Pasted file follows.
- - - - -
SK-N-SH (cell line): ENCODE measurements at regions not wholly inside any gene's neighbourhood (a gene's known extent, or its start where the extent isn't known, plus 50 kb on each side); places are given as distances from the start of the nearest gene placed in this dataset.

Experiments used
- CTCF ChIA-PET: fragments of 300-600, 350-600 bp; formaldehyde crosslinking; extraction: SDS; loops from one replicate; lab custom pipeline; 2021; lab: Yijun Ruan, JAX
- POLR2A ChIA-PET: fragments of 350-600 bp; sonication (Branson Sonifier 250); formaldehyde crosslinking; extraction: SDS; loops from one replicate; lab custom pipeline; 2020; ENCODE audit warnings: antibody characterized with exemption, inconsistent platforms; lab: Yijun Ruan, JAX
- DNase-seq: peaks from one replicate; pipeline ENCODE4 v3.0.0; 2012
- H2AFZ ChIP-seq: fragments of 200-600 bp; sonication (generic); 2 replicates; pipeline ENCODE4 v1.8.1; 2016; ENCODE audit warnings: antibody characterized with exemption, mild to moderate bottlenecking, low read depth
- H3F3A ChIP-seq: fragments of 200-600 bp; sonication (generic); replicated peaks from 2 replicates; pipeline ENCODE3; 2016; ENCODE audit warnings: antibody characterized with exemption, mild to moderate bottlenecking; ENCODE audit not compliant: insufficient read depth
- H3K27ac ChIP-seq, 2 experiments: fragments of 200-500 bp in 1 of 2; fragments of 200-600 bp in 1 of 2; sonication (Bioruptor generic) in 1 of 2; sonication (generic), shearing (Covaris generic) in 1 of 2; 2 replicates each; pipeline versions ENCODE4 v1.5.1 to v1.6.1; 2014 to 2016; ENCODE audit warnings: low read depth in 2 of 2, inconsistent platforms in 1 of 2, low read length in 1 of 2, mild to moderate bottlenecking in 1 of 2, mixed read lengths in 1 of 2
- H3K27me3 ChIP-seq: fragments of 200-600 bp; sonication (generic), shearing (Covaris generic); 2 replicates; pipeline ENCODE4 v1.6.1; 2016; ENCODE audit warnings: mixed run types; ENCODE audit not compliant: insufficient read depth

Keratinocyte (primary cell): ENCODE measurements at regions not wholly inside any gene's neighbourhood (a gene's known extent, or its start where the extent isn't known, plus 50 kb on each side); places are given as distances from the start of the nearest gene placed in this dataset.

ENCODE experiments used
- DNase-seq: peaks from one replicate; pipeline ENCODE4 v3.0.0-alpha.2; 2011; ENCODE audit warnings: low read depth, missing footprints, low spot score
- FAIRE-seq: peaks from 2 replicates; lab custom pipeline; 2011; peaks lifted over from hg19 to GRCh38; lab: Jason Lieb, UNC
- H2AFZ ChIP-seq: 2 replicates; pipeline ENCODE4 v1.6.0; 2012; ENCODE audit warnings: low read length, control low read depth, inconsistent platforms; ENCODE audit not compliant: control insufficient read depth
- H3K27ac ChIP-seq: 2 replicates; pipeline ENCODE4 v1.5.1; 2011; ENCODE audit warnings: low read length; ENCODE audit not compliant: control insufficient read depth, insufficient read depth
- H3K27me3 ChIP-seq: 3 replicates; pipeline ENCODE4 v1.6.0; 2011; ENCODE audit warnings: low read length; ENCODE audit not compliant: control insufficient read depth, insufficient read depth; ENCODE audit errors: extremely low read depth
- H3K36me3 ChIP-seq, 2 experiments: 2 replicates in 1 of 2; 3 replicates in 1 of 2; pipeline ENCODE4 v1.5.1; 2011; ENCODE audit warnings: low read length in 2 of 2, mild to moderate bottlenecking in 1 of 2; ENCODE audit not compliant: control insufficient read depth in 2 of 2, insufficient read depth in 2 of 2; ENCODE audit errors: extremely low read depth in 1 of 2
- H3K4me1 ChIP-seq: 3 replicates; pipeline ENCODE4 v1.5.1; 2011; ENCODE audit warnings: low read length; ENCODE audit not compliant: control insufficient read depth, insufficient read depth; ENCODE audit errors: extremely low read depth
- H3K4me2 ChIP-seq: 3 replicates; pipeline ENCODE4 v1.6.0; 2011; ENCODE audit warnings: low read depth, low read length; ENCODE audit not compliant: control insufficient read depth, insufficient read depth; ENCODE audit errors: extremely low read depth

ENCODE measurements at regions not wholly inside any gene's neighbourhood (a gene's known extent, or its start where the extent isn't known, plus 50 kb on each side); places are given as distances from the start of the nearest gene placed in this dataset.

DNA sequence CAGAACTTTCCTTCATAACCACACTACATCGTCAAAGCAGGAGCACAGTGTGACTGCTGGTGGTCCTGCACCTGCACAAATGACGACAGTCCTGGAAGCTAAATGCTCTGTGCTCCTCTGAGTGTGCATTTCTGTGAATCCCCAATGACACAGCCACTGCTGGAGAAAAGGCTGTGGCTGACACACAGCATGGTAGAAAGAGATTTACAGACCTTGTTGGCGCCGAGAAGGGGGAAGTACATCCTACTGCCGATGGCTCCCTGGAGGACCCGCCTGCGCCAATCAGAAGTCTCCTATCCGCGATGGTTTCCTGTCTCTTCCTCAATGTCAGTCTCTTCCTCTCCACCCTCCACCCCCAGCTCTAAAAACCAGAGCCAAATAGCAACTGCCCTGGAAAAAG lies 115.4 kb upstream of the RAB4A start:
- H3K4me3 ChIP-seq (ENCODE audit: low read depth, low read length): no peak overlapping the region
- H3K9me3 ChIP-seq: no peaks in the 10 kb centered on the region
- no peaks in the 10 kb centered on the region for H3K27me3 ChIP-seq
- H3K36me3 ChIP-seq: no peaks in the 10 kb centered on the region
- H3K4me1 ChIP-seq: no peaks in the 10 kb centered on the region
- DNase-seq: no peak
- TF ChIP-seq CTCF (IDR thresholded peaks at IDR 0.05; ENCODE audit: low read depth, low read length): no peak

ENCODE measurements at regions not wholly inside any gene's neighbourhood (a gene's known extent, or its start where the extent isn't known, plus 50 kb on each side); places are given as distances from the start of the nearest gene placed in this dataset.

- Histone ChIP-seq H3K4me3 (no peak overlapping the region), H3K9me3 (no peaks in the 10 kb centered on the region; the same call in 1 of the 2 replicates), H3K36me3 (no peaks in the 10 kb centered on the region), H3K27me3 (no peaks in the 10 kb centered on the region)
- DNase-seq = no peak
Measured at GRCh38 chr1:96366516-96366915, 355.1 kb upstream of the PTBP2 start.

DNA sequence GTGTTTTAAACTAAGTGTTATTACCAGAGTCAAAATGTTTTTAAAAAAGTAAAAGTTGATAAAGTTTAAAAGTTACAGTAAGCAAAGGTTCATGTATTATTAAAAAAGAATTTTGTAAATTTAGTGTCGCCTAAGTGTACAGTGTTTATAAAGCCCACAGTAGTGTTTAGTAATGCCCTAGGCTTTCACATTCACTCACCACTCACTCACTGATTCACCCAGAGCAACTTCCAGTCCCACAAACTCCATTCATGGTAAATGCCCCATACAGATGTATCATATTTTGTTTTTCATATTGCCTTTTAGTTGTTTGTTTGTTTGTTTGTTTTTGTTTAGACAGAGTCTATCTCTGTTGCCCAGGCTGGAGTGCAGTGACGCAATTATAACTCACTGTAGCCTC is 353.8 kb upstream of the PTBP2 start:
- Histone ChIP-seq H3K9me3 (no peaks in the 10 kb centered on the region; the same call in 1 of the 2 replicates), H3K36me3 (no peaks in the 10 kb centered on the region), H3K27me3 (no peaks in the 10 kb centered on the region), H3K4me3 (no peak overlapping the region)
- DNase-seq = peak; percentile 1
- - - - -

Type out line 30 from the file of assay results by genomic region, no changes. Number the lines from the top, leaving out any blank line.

- Histone ChIP-seq H3K4me3 (no peak overlapping the region), H3K9me3 (no peaks in the 10 kb centered on the region; the same call in 1 of the 2 replicates), H3K36me3 (no peaks in the 10 kb centered on the region), H3K27me3 (no peaks in the 10 kb centered on the region)